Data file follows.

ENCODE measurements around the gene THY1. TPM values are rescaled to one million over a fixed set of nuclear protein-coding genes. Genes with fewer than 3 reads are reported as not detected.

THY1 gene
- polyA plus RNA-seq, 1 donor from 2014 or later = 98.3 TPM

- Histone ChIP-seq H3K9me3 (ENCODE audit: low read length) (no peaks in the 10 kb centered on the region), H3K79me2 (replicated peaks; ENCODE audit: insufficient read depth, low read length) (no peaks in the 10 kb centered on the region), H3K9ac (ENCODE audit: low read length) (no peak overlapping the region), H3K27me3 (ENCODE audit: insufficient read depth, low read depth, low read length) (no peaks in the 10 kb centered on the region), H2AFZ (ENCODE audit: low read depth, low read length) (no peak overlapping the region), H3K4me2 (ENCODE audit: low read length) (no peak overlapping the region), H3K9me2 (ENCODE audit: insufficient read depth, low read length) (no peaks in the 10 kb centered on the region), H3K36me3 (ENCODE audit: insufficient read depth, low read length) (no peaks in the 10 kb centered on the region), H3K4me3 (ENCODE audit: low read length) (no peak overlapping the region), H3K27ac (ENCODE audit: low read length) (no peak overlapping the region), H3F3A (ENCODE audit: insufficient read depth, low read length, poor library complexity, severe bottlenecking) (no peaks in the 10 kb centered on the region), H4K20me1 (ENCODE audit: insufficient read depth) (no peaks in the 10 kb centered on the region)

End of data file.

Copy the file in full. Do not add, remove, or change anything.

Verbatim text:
ENCODE measurements around the gene THY1. TPM values are rescaled to one million over a fixed set of nuclear protein-coding genes. Genes with fewer than 3 reads are reported as not detected.

THY1 gene
- polyA plus RNA-seq, 1 donor from 2014 or later = 98.3 TPM

- Histone ChIP-seq H3K9me3 (ENCODE audit: low read length) (no peaks in the 10 kb centered on the region), H3K79me2 (replicated peaks; ENCODE audit: insufficient read depth, low read length) (no peaks in the 10 kb centered on the region), H3K9ac (ENCODE audit: low read length) (no peak overlapping the region), H3K27me3 (ENCODE audit: insufficient read depth, low read depth, low read length) (no peaks in the 10 kb centered on the region), H2AFZ (ENCODE audit: low read depth, low read length) (no peak overlapping the region), H3K4me2 (ENCODE audit: low read length) (no peak overlapping the region), H3K9me2 (ENCODE audit: insufficient read depth, low read length) (no peaks in the 10 kb centered on the region), H3K36me3 (ENCODE audit: insufficient read depth, low read length) (no peaks in the 10 kb centered on the region), H3K4me3 (ENCODE audit: low read length) (no peak overlapping the region), H3K27ac (ENCODE audit: low read length) (no peak overlapping the region), H3F3A (ENCODE audit: insufficient read depth, low read length, poor library complexity, severe bottlenecking) (no peaks in the 10 kb centered on the region), H4K20me1 (ENCODE audit: insufficient read depth) (no peaks in the 10 kb centered on the region)